Posts tagged Flash

Section 3.3.1 is Good News to Native iPhone Developers

There has been many reactions to the recent iPhone Developer Program License Agreement change, from apologetic, to mocking and to stunned silence.

I am not going to fight for any ideological stance, or trying to figure out why Apple made the change. It is done and won’t change anytime soon, so what remains is for smart people to adapt to the situation and seek opportunity from change.

One thing is for sure, Objective C and Cocoa skills are more valuable now than before the change. Adobe Flash CS5 was poised to bring hundreds of thousands of Flash developers pouring into the App Store. Whether they will bring tons of crappy ports with them is immaterial, it would have changed the landscape of the App Store, especially in the games area. This would have been bad news to all iPhone game developers.

Of all the fury and bluster on the web right now, how many have developed iPhone applications? How many of them use native development, i.e. using C/C++/ObjC? Native iPhone developers’ situation has only improved not diminished from this change. So people yelling right now are yelling at Apple for rewarding people who helped build the iPhone platform and not allowing people who sat on the sidelines looking to make a quick buck into the party.

Another effect of Section 3.3.1 is that iPhone version of an app will become the primary target of any cross platform app. Here is an idea for enterprising people out there, make a Cocoa to Flash compiler, or a Cocoa to Android compiler. Apple just created this market for you guys out there to fill. You can rail against the sky and cry why, or you can make the best of it and create a product that people will want. The choice is yours.

I Didn’t Join the Video Games Industry to Make Glorified Random Number Generators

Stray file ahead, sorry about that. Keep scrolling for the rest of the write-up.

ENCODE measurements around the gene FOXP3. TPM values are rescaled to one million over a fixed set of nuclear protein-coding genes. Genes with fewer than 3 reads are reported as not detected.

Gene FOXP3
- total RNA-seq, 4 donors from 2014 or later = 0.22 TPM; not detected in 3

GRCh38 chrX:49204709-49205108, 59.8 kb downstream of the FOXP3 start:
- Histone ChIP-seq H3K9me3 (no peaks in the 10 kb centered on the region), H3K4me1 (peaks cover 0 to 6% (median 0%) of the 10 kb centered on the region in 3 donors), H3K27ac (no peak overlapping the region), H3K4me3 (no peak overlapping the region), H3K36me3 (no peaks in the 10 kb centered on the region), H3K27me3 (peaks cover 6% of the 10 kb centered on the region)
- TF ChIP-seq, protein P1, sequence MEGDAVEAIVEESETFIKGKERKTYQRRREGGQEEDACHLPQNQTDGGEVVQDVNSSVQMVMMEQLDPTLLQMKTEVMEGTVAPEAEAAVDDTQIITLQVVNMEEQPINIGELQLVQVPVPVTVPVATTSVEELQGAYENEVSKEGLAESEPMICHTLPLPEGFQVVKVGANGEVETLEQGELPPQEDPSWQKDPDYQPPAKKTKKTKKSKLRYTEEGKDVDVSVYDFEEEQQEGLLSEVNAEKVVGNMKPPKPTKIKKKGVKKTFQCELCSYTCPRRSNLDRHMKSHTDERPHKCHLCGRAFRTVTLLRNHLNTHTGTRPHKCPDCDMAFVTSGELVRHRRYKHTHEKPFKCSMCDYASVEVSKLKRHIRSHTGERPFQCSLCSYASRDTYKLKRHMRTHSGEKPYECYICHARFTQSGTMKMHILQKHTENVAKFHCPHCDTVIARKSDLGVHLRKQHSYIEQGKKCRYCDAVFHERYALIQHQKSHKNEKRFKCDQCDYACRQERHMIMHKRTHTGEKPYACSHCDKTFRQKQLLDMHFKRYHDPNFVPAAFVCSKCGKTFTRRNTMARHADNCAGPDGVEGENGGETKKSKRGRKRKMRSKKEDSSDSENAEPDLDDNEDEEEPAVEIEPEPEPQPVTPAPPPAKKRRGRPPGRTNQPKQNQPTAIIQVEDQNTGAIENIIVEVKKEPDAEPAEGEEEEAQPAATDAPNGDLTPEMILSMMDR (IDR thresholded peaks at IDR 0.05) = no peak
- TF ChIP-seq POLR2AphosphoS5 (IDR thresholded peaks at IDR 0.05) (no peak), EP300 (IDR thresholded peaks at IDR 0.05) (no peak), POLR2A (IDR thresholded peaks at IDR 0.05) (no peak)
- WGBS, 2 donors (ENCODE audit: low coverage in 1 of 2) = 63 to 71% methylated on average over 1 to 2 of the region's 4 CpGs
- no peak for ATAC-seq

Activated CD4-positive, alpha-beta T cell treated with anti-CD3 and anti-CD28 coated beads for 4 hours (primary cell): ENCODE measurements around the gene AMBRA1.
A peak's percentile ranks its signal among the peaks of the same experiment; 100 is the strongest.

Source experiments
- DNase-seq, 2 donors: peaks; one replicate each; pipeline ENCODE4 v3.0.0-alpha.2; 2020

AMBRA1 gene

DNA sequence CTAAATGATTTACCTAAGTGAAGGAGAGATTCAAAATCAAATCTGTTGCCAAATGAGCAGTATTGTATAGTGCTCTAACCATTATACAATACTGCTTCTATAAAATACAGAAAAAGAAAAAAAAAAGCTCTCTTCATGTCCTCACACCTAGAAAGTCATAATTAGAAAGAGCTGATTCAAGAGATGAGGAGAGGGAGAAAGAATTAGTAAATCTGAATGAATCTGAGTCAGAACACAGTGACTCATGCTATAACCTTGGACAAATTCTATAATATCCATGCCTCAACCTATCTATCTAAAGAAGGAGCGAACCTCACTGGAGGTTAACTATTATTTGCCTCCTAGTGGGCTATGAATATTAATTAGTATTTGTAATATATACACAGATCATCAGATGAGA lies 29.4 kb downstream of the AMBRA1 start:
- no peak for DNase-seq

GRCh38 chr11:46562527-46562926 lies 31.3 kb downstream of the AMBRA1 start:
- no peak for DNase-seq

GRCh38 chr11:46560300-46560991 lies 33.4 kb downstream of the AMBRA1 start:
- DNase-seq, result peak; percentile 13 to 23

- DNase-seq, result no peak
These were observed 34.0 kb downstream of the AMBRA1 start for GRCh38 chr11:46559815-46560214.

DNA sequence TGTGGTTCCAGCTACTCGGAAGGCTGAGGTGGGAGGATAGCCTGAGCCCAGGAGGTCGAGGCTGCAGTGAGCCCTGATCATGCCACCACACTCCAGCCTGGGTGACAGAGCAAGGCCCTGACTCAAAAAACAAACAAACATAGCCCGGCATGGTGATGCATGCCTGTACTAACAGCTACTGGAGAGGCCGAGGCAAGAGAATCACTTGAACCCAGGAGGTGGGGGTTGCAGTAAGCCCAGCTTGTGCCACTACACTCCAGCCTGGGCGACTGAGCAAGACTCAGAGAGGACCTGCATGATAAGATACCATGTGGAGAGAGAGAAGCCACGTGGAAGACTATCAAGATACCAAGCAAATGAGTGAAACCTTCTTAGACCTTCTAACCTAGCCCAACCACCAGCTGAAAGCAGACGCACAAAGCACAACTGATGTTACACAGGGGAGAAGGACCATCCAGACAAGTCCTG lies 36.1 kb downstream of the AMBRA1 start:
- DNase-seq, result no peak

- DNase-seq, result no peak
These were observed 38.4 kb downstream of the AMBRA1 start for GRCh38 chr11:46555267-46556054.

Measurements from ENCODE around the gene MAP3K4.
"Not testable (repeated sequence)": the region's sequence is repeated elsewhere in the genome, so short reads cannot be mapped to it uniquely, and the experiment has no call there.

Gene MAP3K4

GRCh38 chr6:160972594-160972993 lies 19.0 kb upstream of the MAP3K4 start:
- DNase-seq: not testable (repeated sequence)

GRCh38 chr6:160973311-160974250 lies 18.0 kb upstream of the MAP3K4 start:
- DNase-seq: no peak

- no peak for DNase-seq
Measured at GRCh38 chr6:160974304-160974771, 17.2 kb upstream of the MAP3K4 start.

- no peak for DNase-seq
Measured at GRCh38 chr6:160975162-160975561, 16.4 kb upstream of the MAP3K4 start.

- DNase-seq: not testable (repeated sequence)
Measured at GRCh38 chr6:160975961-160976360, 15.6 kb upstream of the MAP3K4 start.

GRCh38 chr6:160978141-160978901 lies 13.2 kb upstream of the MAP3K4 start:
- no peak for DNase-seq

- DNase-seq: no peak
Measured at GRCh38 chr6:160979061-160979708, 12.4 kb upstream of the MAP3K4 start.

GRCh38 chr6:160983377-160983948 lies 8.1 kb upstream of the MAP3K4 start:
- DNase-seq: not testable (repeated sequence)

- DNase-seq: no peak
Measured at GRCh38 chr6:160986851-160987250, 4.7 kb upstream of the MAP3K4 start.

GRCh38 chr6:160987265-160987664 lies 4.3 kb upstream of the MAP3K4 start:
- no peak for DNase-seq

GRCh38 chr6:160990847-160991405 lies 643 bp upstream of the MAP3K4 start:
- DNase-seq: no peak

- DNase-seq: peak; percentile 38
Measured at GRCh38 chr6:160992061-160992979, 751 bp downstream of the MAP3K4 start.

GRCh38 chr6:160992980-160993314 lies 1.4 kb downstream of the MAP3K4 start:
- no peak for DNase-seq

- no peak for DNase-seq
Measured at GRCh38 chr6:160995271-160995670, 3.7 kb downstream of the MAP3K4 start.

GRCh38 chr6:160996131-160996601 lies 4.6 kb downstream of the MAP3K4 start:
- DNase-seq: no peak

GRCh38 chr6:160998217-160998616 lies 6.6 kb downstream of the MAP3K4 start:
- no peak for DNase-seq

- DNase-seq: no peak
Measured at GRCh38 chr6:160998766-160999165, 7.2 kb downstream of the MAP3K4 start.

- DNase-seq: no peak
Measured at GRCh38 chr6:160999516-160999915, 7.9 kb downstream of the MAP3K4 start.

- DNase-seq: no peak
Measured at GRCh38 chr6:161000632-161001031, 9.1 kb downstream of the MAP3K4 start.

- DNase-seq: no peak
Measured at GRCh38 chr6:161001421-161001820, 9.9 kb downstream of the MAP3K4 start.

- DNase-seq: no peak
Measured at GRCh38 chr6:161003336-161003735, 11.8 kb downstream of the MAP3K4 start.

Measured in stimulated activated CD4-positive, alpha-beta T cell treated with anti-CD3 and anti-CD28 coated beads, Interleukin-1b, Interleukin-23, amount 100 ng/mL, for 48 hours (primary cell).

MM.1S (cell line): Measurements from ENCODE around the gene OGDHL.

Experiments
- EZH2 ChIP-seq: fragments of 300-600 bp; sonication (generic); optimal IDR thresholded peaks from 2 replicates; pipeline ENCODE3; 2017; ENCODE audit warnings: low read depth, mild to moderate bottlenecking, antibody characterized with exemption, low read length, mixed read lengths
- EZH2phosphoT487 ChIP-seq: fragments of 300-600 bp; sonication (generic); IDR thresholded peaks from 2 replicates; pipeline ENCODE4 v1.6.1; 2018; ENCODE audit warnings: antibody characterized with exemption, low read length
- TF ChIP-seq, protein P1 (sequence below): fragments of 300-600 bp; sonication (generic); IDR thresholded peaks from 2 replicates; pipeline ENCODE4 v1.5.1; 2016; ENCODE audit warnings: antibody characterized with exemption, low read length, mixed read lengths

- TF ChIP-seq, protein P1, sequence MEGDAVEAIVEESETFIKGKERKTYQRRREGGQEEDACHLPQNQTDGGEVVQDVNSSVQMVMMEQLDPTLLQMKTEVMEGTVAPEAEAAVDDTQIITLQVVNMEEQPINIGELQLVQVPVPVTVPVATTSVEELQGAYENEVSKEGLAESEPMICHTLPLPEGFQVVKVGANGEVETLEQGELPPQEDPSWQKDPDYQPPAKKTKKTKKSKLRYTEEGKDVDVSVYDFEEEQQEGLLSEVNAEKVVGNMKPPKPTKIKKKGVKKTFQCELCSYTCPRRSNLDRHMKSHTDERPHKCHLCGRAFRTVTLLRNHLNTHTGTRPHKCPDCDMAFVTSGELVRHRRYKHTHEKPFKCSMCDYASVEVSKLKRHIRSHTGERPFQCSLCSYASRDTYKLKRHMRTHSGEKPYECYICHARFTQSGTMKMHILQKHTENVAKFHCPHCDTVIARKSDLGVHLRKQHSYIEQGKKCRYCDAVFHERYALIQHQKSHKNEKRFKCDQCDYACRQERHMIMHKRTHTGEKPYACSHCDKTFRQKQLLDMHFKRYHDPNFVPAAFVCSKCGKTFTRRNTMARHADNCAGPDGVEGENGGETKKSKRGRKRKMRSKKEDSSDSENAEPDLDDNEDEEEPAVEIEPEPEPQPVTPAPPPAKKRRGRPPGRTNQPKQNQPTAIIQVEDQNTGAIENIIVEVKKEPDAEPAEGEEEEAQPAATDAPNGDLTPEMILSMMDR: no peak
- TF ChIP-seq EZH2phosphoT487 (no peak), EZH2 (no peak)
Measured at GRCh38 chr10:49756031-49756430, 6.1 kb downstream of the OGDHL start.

I said that last night while discussing the state of Flash/Facebook games with my friend David. Cracked.com has a great article explaining some of the techniques video games use to keep players engaged.

Notice that I said engaged, not entertained. They are two different things. Games used to want players to have fun so they will eventually buy another game. If it was so the players will buy another game from the same studio, it was called building a brand. If it was so the players will buy another sequel, it was called building a franchise.

But that is a very risky thing isn’t it? To always build new games and hope it does well? A brand can be trashed with a few not so great games, see Rare. Sequels can be milked to death, see Tomb Raider. So the new way to make games is to engage the players so they don’t want to stop playing. The players don’t have to enjoy the experience, but have just enough rewards to keep them coming back. Now you can charge users more and more money for the same game without having to risk making something new. You can tweak your reward delivery channel, aka game, to ensure maximum engagement and of course maximum profit.

Not all game company think like that of course, just the more profitable ones. The problem is that this way of viewing players is growing. When engagement games grows, it takes time and attention away from enjoyment games. To compete for time and attention of the players, all games will adopt the same kind of techniques to keep players playing.

How do you see the future of gamings? Will it be drowned by the sounds of pavlovian mouse clicks?